Re: HTTP Extensions Framework status?

> [I feel compelled to point out at the outset that none of the
> below has anything to do with the HTTP Extensions Framework document -
> (a) this was an indivdual submission, not an HTTP working group
> and (b) the document received mixed reviews both within the HTTP WG
> and during Last Call, which is why it was not approved as Proposed.]

Actually I think this has a lot to do with it.

The HTTP Extension Framework was originally a work item of the HTTP WG
but was because of the desire to close HTTP WG put off to another WG -
the HTTP extension working group along with two other items on "Policy
for how to extend HTTP" and the OPTIONS draft. However, this group was
never chartered due to what I consider political problems.

There didn't seem to be any other way than to make this draft an
individual submission - something that I don't recommend anybody to try
as there is no protection what so ever from arbitrary comments that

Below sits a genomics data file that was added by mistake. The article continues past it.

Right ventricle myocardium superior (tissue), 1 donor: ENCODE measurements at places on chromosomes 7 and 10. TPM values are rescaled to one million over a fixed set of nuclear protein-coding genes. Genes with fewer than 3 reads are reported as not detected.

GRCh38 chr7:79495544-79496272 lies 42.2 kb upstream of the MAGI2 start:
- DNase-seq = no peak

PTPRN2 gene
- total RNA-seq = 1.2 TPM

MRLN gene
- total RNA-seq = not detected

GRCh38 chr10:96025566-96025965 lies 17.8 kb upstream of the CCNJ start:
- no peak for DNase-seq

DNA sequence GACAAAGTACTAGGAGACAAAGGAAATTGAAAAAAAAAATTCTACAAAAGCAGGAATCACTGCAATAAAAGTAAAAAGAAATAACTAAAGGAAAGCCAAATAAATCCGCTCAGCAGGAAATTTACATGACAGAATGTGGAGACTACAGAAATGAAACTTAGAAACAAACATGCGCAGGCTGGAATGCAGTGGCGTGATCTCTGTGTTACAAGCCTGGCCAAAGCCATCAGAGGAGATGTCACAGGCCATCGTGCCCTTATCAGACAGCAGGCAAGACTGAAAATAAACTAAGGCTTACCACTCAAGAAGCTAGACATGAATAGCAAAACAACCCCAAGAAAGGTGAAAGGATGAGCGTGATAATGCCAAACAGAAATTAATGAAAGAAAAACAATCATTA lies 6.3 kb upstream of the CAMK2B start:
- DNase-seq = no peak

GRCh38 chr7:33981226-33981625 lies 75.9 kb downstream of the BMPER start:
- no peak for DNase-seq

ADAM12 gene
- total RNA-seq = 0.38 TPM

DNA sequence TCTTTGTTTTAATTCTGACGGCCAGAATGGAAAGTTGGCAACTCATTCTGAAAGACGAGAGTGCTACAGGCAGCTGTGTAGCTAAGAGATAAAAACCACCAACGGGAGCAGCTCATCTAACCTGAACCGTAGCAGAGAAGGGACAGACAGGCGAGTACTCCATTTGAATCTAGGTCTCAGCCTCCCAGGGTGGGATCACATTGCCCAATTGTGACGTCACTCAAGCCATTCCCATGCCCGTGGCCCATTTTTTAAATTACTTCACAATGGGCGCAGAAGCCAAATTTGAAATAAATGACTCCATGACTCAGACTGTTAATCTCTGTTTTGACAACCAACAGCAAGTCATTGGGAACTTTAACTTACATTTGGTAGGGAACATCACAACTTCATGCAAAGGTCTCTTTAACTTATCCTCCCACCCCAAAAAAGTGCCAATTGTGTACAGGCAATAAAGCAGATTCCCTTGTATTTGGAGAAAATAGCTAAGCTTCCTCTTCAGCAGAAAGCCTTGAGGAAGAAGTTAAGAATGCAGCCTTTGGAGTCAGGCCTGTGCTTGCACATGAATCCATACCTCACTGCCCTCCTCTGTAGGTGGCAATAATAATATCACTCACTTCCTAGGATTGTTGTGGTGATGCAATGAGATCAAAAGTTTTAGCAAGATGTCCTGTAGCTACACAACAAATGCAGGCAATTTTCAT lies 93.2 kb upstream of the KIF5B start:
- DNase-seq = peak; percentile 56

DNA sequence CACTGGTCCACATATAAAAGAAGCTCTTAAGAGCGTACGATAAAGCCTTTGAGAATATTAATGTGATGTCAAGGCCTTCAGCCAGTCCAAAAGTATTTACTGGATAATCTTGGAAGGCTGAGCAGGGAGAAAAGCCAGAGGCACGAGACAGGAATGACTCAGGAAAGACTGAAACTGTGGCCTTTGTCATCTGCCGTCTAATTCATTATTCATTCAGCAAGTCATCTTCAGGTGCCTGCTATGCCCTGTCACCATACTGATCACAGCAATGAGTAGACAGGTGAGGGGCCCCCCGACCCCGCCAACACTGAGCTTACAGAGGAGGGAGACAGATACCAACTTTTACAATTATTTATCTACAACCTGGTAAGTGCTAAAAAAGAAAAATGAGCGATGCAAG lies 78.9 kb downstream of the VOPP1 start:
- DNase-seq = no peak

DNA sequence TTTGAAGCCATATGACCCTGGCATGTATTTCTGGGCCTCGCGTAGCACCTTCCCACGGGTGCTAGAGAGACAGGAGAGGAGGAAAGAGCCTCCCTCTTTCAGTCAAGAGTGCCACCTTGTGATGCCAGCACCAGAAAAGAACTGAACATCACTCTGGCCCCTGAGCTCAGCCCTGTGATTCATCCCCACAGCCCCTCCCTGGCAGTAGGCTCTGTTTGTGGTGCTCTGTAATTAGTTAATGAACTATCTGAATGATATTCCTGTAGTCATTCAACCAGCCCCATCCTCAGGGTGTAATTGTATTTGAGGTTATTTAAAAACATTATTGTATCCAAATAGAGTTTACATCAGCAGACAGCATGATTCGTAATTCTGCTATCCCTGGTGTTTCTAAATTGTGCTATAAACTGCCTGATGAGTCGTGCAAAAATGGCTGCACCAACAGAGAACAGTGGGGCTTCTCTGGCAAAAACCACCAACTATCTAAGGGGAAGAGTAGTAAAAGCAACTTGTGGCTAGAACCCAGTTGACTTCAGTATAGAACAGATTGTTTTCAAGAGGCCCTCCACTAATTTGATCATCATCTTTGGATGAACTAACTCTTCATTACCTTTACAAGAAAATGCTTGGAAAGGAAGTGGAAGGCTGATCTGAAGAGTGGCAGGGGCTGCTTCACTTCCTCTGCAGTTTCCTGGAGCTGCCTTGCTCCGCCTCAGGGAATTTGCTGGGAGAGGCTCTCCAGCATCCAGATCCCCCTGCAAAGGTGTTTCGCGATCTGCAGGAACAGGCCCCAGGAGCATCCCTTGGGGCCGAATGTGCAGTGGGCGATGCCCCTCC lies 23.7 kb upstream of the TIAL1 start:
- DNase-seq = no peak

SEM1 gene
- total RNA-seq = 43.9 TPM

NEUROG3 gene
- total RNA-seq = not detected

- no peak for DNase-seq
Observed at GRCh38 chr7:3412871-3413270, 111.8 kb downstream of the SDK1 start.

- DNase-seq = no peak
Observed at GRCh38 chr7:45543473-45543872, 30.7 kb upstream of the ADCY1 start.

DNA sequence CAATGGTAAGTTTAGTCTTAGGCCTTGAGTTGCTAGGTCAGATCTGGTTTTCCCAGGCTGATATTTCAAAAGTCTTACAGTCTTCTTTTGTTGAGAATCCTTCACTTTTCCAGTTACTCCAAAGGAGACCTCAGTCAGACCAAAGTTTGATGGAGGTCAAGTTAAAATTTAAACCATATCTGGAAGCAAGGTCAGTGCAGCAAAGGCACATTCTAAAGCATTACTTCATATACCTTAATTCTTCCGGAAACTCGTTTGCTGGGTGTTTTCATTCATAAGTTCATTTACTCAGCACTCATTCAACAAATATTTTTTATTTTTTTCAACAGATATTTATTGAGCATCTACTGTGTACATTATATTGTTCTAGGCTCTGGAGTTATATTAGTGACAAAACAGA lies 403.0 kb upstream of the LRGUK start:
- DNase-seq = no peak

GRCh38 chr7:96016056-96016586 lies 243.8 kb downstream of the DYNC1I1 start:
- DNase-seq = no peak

normally get filtered out by "rough concensus" in a wg.

If you refer to the comments that were sent in during last call then
these were a) after I had made an informal last call on the HTTP WG
mailing list and b) after the draft had been pending for a while without
comments. Regardless, the comments were resolved during the last call
which I believe is the whole purpose of this mechanism, especially in
the case of individual submissions.

What I am opposed to is for work items to be needlessly delayed by
process because of architectural differences in where we as a comunity
want to go. I am not claiming that the HTTP extension spec is flawless
but I am calling for open and timely discussion.

If the openness of the IETF has to be for real then such differences are
supposed to be dealt with on a public mailing list, not by dropping
specs into process holes. IESG can not at the same time be the driving
force of Internet Standards and an architectural guardian using the very
same process.

One solution to this is to appoint a app area directorate which can
object to proposals and provide timely technical/philosophical feedback
rather than having IESG use process to slow work down.


Received on Tuesday, 7 December 1999 14:03:34 UTC